|June 5, 2014
MSU offers summer course on making buckskin and parfleche
MSU News Service
BOZEMAN — A course from the Montana State University Department of Native American Studies will teach students to process animal hides using a traditional Northern Plains method to produce buckskin leather and a traditional decorated parfleche container.
The class, called “Indigenous Northern Plains Hide Technologies: Making Buckskin and Parfleche,” meets each Monday and Wednesday afternoon from 3-6 p.m. from June 16 to Aug. 1. Students will need to provide their own tanning tools, hides, and painting and decorating supplies. The instructor, Jim Del Duca, will assist in procurement of these items. By the end of the course, each student will have accumulated a full set of tanning tools and parfleche-making supplies.
In addition to learning the hands-on processes, students will learn about historical examples of indigenous-produced buckskin, rawhide and parfleche, along with their roles in Plains culture, past and present. The course offers three undergraduate credits in Native American studies – see the website for tuition and fees.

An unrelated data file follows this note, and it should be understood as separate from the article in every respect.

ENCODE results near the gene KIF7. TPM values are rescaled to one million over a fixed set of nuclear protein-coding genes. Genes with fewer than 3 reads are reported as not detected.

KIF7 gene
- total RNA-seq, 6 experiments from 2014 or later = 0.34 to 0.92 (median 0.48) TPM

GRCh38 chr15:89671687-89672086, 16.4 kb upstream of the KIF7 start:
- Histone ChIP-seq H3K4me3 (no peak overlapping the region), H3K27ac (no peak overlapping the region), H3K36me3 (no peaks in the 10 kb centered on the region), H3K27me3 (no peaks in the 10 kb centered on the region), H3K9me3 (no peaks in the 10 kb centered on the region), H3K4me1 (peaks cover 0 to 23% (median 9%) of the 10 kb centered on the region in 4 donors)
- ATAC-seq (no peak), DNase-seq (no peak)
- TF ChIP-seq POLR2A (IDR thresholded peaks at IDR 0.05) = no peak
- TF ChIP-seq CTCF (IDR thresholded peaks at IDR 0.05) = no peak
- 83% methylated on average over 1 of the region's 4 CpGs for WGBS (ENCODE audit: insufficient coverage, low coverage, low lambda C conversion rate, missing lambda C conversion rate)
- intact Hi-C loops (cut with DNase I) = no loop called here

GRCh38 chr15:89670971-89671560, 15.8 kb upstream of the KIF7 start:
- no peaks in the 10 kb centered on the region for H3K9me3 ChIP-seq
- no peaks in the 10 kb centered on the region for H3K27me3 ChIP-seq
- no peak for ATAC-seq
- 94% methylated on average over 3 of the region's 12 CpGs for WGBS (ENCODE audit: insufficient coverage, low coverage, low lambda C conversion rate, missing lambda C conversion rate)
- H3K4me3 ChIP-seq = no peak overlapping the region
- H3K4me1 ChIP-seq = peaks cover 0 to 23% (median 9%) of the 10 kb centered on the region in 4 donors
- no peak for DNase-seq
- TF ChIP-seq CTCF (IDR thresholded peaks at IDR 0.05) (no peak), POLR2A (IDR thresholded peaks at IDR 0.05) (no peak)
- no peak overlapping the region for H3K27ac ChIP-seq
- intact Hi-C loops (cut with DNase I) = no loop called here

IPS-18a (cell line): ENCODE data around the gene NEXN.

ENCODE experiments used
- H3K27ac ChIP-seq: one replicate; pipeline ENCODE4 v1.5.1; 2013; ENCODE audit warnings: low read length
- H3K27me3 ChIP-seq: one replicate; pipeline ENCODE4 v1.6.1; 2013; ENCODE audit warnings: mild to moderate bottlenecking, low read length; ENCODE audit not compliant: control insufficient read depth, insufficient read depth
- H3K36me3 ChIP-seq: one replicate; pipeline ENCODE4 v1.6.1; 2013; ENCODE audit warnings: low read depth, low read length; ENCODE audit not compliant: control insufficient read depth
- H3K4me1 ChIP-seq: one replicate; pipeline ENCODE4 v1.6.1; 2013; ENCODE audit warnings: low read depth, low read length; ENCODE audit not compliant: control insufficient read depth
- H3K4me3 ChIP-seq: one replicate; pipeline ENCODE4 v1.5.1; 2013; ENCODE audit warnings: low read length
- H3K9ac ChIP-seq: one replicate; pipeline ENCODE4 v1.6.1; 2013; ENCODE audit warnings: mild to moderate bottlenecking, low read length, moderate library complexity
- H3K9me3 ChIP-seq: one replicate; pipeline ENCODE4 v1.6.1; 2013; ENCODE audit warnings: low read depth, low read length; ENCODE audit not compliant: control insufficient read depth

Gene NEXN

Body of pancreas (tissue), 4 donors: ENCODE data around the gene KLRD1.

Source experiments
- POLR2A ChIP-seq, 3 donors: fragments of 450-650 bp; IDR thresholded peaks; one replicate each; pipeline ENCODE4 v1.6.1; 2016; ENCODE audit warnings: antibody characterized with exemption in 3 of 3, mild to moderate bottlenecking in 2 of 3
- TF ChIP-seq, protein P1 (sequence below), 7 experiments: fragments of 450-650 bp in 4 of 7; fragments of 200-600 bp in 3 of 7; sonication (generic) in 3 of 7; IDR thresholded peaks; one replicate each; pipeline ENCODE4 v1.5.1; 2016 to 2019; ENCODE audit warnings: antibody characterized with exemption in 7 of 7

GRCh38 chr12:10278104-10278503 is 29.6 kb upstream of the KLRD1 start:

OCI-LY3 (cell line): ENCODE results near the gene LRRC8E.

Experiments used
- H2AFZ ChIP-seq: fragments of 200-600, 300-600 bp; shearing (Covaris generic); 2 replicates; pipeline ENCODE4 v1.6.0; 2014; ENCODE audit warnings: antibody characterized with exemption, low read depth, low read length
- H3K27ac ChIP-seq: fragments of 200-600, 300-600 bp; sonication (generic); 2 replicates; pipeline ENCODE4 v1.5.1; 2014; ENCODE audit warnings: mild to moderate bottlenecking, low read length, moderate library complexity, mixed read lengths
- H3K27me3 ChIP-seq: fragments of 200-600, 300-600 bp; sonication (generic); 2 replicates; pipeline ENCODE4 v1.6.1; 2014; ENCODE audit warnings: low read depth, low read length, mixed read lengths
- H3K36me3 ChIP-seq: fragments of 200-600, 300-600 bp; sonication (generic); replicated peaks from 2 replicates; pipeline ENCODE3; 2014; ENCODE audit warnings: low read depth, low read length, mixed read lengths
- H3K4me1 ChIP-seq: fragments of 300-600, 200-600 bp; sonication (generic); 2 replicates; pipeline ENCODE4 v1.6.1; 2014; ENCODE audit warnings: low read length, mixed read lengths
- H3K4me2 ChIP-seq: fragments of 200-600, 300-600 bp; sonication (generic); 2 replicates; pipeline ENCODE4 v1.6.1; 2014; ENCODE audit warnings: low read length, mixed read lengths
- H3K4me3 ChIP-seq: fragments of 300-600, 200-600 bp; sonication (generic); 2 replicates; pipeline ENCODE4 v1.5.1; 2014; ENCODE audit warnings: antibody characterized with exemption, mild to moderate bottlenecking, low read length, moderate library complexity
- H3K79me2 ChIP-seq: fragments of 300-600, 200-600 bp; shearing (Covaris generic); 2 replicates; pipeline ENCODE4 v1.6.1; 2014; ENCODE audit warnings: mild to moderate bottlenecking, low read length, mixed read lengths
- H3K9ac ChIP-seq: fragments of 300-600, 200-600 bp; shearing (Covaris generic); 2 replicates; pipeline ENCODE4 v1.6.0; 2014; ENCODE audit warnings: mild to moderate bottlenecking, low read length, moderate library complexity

Del Duca received his bachelor’s degree in human services from MSU-Billings, his master’s degree in Native American studies from MSU-Bozeman and is currently a doctoral student in American Studies at MSU. He has also been an instructor at Little Big Horn College. Del Duca is a researcher of Native American buckskin and parfleche technology, and his art projects have been displayed in Montana and Wyoming galleries.
To register, the MSU Extended University website, where the course is listed under “Native American Studies.” The course offers three undergraduate credits in Native American studies.
For more information contact Janine Hansen with MSU Extended University at (406) 994-5240 or email@example.com.